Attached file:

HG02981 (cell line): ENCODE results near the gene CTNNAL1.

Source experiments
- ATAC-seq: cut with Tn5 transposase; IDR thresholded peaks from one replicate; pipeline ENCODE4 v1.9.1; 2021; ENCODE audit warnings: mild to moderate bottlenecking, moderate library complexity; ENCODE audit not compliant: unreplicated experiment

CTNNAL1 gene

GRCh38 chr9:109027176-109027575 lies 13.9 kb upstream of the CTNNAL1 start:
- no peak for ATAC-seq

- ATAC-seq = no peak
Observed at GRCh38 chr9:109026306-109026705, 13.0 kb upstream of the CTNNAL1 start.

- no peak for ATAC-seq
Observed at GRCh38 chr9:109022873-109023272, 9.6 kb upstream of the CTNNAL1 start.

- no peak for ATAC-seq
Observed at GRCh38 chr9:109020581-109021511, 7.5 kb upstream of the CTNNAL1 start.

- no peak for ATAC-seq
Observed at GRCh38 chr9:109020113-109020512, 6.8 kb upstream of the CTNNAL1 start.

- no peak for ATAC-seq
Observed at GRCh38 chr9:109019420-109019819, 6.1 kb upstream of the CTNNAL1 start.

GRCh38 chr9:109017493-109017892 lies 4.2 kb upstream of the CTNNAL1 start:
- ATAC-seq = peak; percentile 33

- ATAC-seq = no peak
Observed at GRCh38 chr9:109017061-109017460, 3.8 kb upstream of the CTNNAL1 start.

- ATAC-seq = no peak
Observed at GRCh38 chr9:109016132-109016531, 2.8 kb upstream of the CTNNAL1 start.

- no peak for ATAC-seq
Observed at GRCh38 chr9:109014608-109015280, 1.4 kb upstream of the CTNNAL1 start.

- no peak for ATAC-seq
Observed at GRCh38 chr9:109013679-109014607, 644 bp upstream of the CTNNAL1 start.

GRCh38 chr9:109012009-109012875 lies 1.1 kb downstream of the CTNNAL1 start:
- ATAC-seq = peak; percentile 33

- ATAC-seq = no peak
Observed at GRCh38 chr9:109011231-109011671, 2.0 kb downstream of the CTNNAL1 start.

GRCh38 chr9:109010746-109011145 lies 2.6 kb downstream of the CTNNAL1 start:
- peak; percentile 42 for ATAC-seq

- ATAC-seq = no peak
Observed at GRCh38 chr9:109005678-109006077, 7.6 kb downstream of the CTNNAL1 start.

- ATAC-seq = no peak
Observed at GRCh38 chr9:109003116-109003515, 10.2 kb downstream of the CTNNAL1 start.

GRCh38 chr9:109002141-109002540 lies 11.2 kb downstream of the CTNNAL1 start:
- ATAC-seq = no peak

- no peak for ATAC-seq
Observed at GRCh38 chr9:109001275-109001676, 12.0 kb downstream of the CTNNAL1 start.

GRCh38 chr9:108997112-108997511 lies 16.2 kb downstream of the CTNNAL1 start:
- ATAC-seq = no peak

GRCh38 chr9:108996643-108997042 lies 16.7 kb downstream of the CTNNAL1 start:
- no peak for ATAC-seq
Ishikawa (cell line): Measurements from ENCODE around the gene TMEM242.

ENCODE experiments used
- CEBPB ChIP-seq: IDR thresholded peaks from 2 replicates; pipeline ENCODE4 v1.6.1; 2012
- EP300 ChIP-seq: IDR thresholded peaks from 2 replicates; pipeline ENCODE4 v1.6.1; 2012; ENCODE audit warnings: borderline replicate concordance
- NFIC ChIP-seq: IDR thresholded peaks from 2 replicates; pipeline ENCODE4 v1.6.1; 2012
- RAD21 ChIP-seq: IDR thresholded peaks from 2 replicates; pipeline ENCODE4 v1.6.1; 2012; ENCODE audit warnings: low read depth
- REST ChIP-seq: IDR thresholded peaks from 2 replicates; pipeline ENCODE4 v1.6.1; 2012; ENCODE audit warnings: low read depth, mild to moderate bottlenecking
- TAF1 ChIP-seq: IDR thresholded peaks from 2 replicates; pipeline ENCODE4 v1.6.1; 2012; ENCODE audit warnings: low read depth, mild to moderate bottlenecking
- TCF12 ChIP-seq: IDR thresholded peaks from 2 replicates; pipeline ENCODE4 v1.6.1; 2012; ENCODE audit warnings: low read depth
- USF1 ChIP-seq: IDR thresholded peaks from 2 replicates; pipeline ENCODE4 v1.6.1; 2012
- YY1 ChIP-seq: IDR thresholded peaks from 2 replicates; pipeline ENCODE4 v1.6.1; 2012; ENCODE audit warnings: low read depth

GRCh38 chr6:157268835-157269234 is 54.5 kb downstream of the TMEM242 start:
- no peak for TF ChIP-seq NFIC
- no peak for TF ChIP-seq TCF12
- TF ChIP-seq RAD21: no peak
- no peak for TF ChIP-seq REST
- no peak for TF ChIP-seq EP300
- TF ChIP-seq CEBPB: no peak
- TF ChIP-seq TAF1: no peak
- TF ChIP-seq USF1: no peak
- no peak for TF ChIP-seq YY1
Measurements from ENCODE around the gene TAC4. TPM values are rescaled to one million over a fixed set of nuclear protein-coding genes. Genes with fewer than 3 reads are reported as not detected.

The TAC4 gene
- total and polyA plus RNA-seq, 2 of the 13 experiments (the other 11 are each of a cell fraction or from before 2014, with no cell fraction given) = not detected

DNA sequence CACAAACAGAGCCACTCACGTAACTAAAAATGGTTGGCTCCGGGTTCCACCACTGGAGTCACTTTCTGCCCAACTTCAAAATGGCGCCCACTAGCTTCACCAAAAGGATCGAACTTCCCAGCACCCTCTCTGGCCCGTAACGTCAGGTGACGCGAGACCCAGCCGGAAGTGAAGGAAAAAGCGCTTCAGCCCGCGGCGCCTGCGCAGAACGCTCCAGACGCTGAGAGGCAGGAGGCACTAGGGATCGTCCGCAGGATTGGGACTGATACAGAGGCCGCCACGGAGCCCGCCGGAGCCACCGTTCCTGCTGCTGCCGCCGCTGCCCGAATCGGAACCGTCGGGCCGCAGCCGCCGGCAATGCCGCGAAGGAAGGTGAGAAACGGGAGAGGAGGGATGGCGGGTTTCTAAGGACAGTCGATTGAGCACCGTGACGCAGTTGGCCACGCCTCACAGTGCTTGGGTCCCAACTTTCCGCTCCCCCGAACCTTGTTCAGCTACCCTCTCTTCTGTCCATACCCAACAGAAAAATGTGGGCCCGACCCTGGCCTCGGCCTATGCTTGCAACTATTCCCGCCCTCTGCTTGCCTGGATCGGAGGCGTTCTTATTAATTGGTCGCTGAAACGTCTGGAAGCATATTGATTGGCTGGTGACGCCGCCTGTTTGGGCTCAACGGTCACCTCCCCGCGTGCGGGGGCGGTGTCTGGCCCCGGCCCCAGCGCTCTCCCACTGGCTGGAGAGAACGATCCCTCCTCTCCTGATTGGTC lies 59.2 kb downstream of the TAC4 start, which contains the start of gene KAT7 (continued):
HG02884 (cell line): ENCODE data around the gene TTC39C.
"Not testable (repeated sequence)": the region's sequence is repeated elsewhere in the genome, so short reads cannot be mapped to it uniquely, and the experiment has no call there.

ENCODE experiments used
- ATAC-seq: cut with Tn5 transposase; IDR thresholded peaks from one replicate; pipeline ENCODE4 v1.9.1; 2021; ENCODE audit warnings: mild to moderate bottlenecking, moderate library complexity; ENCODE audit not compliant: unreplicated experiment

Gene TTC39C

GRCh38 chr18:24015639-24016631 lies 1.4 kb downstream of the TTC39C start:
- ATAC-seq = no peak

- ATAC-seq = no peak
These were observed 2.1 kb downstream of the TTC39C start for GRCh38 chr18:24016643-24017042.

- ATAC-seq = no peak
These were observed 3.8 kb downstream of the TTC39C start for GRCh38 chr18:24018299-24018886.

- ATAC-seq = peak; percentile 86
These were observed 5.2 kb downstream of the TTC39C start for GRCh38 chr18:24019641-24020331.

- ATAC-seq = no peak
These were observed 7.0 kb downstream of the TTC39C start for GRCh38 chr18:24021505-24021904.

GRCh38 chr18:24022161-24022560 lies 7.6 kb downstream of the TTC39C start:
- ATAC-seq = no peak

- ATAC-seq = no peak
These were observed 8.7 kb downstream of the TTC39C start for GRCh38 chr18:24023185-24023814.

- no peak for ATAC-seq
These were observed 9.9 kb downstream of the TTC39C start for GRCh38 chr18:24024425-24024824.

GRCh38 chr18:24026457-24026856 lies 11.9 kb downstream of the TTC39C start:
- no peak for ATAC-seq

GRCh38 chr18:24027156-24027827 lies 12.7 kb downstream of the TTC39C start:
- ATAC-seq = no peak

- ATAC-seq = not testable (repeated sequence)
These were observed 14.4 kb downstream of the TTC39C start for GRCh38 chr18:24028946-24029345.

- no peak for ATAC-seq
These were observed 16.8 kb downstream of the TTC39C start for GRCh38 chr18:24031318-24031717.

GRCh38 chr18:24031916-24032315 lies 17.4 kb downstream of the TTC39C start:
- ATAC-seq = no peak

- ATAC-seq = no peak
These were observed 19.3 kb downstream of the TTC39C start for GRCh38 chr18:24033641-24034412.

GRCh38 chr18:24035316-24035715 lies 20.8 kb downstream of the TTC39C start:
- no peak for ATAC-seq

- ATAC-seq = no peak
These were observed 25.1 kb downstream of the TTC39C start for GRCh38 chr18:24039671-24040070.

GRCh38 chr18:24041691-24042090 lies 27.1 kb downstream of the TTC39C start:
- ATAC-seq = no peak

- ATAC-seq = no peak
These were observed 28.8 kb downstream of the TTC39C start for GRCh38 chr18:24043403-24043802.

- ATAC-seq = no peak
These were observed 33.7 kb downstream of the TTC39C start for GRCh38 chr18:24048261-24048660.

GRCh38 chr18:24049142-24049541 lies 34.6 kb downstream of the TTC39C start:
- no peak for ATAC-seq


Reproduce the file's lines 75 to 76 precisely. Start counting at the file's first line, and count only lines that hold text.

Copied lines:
GRCh38 chr18:24015639-24016631 lies 1.4 kb downstream of the TTC39C start:
- ATAC-seq = no peak